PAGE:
They say gold doesn’t grow on trees, but we all know of one type that does. The common apple is not only delicious and nutritious; it is part of the fabric of human culture.

The scene is familiar. I could pull a similar narrative from almost any year of my life. We roll up to the orchard in our cars, a family gathering or a group of friends, and park in a grassy field. It’s a golden day in late September or early October and we bow our heads in the warm sun as we make our way to the barn or the farm-stand where we will collect our buckets and take instructions from the orchard keeper. Then we set out for the semi-shaded lanes of the orchard. We reach up into the gnarled, skinny branches and pull down only the most perfect specimens. We fill our buckets with dreams of pies and fritters, oatmeal toppings or a quick snack palmed on the way out the door. We pick more perhaps than we could ever eat in one season. We are setting by for winter on a warm day in autumn.

This is more than just a fall pastime. It is an ancient human tradition.

The apple has always been there for me. As a young and picky eater, it was my favorite snack, the substance of my favorite juice. It was among the first words I learned how to spell and is therefore deeply imbedded in my earliest understanding of the language. Apples mean the start of school and the changing of the leaves. In my mind they represent general good health and joie de vivre.

Some of my fondest memories of being a little kid were the annual apple picking excursion with family friends. There are pictures of me at four, climbing my first ladder to pick an apple. I remember being very little and being very impressed by the experience of gathering my own food. I had no idea how to grow an apple, but I sure could pick one. As I grew older, I became more deliberate about making sure I carved out time for this ritual each fall. When I was a freshman at Kenyon College, one of my first comfortable moments was when a few of us snuck away from campus to go apple picking in the Ohio countryside. I met the love of my life at Hope Orchards.

But it’s not just my life that the apple has wormed its way into. Indeed, I would bet that my own nostalgia for the apple is in fact genetic. There is a reason we say: ‘A is for apple’ and why we give them to our teachers. Apples are central to our deepest human narratives. They grow in both Norse and Greek mythology, as well as Judeo-Christianity and Islam. They are sustenance but also temptation.

There may be nothing as American as apple pie, but apples are not distinctly American. Anthropologists seem to agree that apples originated in their domestic form somewhere in Central Asia and began spreading around the world during the bronze age. They came to England with the Romans. They came to America with the colonists.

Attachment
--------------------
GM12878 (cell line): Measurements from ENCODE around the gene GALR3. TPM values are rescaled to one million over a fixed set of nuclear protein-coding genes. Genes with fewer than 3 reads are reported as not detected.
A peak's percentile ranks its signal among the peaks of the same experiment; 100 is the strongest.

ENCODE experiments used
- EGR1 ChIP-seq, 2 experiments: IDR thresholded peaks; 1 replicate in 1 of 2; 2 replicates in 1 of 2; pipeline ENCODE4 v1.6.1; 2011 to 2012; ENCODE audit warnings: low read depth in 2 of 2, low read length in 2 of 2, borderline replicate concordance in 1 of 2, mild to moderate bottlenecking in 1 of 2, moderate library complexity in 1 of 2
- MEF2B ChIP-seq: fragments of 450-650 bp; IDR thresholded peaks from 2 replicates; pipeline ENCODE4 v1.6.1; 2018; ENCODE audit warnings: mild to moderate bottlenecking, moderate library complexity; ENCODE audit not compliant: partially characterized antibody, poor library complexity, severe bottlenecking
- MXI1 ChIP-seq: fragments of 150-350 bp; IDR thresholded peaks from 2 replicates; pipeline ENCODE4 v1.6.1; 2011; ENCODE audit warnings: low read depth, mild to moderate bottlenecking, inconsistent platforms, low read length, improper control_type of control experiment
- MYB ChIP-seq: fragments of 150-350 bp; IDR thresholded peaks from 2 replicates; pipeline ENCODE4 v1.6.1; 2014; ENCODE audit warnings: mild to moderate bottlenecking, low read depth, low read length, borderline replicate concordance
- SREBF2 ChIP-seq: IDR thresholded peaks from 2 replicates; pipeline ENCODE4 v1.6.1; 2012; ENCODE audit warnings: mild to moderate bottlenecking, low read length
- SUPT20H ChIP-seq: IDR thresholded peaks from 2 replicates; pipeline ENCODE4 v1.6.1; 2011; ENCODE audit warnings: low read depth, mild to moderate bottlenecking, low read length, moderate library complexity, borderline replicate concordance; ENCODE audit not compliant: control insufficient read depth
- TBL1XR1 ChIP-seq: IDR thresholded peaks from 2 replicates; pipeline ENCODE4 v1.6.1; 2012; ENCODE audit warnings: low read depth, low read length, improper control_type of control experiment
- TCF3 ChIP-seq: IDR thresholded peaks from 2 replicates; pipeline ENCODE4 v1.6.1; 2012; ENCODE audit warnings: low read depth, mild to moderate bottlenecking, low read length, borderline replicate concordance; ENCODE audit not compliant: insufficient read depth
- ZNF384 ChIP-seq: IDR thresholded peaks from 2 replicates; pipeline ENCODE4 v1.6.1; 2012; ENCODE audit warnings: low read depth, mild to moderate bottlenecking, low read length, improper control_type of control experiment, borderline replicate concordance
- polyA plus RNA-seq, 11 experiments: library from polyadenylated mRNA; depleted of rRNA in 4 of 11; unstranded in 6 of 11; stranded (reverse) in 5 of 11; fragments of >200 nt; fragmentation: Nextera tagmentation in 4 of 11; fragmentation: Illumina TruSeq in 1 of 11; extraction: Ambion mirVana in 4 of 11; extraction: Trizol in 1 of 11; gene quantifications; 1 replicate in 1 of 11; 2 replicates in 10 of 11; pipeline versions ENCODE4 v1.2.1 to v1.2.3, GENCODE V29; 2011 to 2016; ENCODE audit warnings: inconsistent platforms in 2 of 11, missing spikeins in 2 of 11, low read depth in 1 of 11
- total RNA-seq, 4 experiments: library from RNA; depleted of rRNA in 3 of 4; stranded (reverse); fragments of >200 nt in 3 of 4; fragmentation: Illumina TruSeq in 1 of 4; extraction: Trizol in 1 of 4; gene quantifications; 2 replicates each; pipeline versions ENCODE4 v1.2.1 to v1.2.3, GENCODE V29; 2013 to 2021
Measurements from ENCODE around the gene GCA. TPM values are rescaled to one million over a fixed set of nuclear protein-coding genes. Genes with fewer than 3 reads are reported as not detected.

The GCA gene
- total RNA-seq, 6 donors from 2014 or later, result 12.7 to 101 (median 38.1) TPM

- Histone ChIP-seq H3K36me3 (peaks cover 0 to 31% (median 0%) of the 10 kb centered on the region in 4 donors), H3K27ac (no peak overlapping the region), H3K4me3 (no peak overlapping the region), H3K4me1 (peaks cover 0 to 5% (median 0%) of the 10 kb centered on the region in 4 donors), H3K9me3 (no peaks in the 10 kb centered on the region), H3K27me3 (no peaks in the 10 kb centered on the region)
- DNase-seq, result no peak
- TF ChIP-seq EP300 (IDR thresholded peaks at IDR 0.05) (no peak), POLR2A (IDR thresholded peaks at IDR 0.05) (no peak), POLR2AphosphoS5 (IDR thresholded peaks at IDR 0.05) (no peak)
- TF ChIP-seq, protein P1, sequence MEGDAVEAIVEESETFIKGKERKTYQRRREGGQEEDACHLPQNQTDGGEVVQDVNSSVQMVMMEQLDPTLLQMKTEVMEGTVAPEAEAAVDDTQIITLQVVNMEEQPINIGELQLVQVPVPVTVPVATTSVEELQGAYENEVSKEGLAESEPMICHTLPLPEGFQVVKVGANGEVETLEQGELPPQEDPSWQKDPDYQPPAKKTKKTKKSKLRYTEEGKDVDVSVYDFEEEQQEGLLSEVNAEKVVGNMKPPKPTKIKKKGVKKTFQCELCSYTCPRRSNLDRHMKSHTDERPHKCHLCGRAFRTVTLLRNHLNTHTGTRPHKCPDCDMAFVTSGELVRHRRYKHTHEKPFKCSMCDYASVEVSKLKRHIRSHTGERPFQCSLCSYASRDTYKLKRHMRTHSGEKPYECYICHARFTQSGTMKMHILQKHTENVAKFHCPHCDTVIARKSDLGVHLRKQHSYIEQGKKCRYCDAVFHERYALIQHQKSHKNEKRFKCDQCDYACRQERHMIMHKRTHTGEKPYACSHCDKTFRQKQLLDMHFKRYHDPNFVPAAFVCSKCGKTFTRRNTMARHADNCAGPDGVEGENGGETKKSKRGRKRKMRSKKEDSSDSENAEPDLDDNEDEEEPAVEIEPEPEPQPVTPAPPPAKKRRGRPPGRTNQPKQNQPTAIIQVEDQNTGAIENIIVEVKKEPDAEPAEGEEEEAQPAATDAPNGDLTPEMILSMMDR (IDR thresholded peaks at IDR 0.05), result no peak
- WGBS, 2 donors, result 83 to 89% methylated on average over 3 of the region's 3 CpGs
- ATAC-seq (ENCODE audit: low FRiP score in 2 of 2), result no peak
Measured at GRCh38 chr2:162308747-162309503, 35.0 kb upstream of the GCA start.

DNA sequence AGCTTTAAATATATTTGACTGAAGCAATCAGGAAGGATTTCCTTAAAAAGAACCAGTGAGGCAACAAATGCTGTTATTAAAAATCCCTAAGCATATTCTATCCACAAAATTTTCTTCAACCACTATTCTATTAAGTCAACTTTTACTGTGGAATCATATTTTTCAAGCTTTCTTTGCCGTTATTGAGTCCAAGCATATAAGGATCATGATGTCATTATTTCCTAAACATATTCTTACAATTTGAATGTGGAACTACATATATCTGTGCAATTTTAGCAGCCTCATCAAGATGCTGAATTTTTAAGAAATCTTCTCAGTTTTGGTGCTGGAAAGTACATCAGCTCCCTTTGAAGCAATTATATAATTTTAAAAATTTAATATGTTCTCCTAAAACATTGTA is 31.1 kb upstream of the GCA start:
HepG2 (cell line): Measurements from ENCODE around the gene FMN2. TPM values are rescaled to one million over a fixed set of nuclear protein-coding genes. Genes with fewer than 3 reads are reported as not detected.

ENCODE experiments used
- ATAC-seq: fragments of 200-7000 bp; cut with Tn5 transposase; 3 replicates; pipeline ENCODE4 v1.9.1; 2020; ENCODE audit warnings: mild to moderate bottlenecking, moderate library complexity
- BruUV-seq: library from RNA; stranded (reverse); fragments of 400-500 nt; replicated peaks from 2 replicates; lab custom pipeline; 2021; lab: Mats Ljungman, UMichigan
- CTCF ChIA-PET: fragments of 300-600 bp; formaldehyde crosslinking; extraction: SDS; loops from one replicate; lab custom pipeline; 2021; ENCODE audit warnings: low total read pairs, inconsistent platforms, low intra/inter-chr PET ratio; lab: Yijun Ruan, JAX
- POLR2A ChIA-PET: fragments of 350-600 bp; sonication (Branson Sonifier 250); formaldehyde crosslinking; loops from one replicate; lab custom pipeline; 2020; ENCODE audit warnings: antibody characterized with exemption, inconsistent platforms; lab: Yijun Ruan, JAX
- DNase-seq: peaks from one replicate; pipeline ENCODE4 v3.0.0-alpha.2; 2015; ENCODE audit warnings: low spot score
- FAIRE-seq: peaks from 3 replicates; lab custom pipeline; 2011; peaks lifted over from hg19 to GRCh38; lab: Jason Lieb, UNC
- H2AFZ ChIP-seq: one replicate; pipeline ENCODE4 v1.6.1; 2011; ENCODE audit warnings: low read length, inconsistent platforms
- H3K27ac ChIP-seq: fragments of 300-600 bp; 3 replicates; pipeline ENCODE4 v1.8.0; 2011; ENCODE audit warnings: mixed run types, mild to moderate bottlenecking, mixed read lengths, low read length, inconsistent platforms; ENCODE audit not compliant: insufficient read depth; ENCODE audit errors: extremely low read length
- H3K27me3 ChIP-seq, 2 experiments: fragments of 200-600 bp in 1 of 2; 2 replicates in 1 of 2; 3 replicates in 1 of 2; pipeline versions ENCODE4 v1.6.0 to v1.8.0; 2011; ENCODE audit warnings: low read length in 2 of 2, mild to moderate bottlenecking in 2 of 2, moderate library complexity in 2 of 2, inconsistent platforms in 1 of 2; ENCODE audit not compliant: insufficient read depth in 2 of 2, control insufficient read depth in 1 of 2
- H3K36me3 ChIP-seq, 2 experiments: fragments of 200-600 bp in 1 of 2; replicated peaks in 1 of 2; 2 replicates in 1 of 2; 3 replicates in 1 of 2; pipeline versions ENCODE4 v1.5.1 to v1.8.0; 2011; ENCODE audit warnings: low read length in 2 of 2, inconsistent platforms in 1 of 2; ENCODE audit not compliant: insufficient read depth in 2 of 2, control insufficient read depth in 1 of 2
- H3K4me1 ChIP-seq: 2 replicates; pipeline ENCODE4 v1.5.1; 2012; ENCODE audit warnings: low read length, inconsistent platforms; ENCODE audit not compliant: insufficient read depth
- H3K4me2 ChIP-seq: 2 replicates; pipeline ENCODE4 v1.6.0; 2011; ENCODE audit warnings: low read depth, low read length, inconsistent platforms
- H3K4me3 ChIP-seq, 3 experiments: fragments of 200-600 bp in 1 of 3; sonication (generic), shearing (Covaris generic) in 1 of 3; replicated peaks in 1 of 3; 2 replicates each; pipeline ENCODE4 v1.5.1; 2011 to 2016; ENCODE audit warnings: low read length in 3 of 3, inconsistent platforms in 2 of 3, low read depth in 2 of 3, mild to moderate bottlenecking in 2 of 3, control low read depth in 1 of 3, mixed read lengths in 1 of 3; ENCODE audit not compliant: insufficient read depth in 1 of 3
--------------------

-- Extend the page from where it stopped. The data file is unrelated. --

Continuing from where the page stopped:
Wild apples don’t taste very good. The domestic apple we know and eat, malus domestica, is a human invention. Tasty apples were produced by a horticultural practice known as grafting. Two genetically related apple trees can grow together if a branch or bud is cut off one tree and lashed onto another. The resulting hybrid yields the fruit we like to eat. No one knows exactly where or when grafting was invented, or who invented it, but the fact of domestic apples existing all over Asia and Europe as far back as 4,000 years makes apple growing among the first human technologies. Apples are the classic GMO.

Apples make for a great crop because they grow in abundance toward the end of the growing season, and — even in the times before refrigeration — had a relatively long shelf-life, making them a valuable winter store. Maybe this is why they run so deep in the human imagination. They represent the shift from bounteous summer into frugal winter. The apple is change itself.Or maybe it is because they remind us of ourselves. The domestic apple has over a thousand different subvarieties. And even within each varietal, no two apples are ever the same. They are flawed, conforming individuals that grow together on the branch and fall, one by one, each in its own time.

Or maybe it’s just because they’re delicious.

Whatever the reason for their universal attraction, apples took on a special place in the American imagination. Settlers tended to plant a few apple trees first thing once they got their land cleared and a house built. It wasn’t that you could get rich from a few apple trees, but that a few of them would go a long way toward self-reliance in the wintertime. Here in Hope, according to, there are hardly any historic lots that didn’t have a few old apple trees growing on them. Johnny Appleseed did what he did to leave food for the common traveler. He was also grafting the roots of the old world into the new world.

In recent years, apple growers around Maine have been working to preserve the seeds of heirloom varietals that were traditionally grown here. Through good old-fashioned grafting, they are literally going back to their roots to bring us treasures from another time. Unlike their contemporary cousins, heirloom varieties were more about the purpose than the flavor. Some were meant for baking, some for cider. Some were good for eating ripe off the tree, some for lasting deep into winter.

Whatever your purpose is, make sure to go out this fall and support your local apple grower. Have fun with your loved ones and take part in an ancient pageant. Take a bite out of life.

W. W. Matteson is a writer who lives in Hope, where he weaves tales about Maine’s coast and mountains.

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